I like my hot beverages at instantly sip-able temperature – above warm, below hot. Yet I do not want to add calories to each hot drink I take, so milk is not an option. When I make my own coffee, I know what to do. But when I work in an office that has a coffee shop but no DIY coffee station, I am forced to develop a request interface to convey my need to a barista. I began by asking for ice cubes in my coffee. 8 ice cubes in a large cup. 8 ice cubes. That got more eye rolls and comments than I expected. The same baristas that are happy to make you an iced tea or coffee roll their eyes when you ask for a cup of hot coffee with 8 ice cubes in it. Why?
I thought – ok, 8 is a neurotic sounding number, perhaps rounding it up to 10 would appease the baristas. It did, marginally. 10 was better than 8 but I was still getting the annoyed facial expressions.
I was not giving up. 8 was too weird, 10 was too specific-sounding, – I reasoned, – so maybe asking for “a few” ice cubes – taking a precise number out of the request – would help matters. It did not. The baristas were less annoyed, but I was still not getting a desired result. A few apparently means 2-4 and several means 4-6. My coffee was never going to be just right.
There is no right way to ask for a hot coffee with some ice cubes and get exactly what you want – without agreeing to be viewed as a “strange guy”. It just seemed like a manifestation of a general human trait rather than bad customer service.
We like things to be familiar. We like patterns. We feel safe when everything around us makes sense. There are concepts we grow accustomed to, for better or worse, and any deviation from them puts us at unease. To apply these generalities to my coffee problem, I was trying to mix two paradigms that usually live in their separate worlds. There is Hot Coffee (would you like some room for cream? – they ask). There is Iced Coffee (fill the cup with ice, that’s right, all the way to the brim, then pour hot coffee). Hot coffee with 10 ice cubes is a mutant. It is a paradigm mix and anybody asking for such a thing must be an alien.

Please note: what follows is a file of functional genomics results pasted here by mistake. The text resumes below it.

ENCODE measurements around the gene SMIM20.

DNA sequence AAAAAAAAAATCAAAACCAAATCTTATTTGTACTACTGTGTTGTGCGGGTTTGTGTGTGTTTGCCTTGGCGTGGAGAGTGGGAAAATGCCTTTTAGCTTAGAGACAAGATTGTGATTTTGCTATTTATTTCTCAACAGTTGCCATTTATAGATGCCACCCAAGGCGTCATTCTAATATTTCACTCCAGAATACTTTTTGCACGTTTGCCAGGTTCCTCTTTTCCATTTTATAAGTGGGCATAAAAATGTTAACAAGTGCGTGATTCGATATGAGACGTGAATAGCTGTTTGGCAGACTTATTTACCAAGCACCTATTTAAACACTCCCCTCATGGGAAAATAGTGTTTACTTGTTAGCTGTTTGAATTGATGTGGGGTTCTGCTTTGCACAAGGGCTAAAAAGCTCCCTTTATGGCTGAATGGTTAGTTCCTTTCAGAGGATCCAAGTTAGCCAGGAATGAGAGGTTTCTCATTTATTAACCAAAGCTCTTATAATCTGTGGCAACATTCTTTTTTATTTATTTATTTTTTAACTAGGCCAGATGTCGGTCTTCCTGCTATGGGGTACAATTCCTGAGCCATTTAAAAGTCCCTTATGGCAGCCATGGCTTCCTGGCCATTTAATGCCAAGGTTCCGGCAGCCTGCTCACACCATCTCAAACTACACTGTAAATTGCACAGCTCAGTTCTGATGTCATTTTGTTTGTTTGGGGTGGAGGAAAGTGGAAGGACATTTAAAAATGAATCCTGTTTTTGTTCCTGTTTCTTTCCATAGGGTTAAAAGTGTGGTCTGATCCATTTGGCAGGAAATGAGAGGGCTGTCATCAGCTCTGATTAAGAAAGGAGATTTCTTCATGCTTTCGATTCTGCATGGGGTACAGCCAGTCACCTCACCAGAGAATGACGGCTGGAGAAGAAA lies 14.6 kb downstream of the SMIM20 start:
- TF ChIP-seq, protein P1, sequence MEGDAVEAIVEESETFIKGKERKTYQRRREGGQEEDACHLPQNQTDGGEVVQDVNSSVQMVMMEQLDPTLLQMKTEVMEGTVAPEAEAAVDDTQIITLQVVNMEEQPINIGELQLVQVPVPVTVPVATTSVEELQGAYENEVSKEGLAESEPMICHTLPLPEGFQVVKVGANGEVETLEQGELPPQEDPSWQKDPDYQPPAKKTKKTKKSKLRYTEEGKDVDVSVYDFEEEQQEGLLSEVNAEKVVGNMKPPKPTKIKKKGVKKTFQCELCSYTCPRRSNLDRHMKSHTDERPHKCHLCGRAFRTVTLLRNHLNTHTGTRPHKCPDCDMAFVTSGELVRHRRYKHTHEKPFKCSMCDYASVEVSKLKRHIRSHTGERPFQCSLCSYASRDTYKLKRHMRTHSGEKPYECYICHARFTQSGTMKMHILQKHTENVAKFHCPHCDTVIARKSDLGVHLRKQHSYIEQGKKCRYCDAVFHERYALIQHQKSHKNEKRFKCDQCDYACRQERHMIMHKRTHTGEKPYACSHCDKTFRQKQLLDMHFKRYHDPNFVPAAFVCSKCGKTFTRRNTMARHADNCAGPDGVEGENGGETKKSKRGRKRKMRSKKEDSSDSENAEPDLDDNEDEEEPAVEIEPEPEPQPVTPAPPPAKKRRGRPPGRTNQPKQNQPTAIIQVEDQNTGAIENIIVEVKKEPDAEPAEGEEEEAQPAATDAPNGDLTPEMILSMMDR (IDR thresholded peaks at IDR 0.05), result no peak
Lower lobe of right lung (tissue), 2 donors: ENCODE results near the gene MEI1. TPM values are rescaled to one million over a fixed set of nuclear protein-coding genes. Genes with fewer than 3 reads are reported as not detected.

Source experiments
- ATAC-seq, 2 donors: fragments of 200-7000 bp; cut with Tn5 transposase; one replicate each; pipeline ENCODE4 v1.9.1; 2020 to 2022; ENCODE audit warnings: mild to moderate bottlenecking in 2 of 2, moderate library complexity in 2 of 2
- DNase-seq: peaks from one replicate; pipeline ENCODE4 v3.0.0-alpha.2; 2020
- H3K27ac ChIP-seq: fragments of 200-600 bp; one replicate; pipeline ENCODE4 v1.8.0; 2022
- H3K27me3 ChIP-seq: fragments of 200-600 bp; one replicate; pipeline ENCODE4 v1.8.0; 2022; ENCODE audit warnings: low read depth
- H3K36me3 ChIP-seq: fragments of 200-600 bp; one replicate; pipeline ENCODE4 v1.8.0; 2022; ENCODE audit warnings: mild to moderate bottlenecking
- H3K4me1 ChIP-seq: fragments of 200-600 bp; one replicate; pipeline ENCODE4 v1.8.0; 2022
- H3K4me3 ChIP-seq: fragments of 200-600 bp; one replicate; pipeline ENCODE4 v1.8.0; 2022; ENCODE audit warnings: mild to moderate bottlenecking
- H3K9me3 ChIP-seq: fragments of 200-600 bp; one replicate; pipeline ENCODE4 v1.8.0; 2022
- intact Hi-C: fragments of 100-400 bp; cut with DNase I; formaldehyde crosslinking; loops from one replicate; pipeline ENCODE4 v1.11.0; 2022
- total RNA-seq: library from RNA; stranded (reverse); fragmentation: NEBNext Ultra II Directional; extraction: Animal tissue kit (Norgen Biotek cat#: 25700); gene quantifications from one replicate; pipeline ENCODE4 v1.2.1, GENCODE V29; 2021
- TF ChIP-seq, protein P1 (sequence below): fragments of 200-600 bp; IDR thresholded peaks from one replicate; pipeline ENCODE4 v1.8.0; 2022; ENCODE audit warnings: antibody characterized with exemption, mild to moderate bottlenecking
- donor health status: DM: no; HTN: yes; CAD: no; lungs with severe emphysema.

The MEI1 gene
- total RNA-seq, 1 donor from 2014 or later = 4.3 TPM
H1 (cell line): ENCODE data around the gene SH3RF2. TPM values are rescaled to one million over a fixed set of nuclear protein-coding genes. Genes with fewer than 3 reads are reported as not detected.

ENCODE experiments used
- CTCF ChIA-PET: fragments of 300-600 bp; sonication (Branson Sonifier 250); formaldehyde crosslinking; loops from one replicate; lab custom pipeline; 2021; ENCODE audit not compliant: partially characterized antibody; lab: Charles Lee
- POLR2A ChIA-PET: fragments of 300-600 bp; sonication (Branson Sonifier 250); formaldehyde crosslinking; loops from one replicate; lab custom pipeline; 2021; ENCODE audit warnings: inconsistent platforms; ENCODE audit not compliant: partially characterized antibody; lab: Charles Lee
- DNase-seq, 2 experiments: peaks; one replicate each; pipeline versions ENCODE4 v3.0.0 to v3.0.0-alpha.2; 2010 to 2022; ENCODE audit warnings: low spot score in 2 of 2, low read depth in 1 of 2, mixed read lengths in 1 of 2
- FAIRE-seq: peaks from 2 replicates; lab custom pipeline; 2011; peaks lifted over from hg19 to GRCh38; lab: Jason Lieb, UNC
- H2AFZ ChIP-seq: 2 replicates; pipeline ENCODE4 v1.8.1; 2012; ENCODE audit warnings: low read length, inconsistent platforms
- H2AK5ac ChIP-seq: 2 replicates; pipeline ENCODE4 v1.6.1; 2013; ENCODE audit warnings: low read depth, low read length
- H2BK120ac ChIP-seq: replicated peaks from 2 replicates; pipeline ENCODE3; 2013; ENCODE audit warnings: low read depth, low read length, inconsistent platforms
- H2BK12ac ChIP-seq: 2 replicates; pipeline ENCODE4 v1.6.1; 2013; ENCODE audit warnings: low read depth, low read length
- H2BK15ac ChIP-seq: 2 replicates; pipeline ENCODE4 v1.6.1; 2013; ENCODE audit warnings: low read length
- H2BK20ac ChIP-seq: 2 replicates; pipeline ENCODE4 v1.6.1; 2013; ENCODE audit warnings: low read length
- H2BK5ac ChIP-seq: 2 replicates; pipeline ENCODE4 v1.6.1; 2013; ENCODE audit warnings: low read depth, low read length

It has been a common experience for me to get a “nobody has ever asked for this before” remark.
Paradigm mixing belongs in the world of heroes. It is the world inhabited by the paralympian legless runner, the 100-year old marathoner, trucker-turn-Elvis, one-handed violinist. It belongs in the news and in the movies. But taken to its trivial level, paradigm mix scares us. That is one of the main reasons most people find it so difficult to come up with an original idea. An original idea is very often about taking two things that exist separately and making them into one and very often it is about enablement.
Think about it. There have always been people who lost limbs or eyesight. The history of sports competitions go back millennia. Yet somehow, until recently, nobody thought of putting the two separately existing things together and making a truly remarkable human and business venture of it.
Self-publishing, the phenomenal success of YouTube, social networks becoming huge financial successes are all testimony to the idea that people are as diverse and creative as the environment allows them to be. Give people tools to express themselves and the society will benefit.
How does this relate to my perfect cup of coffee problem? Simple. The modern coffee shop is stuck in a rigid model of yesteryears and is not willing to become creative. Give people tools, put a little fun into getting coffee and the business will be booming, I am sure of it.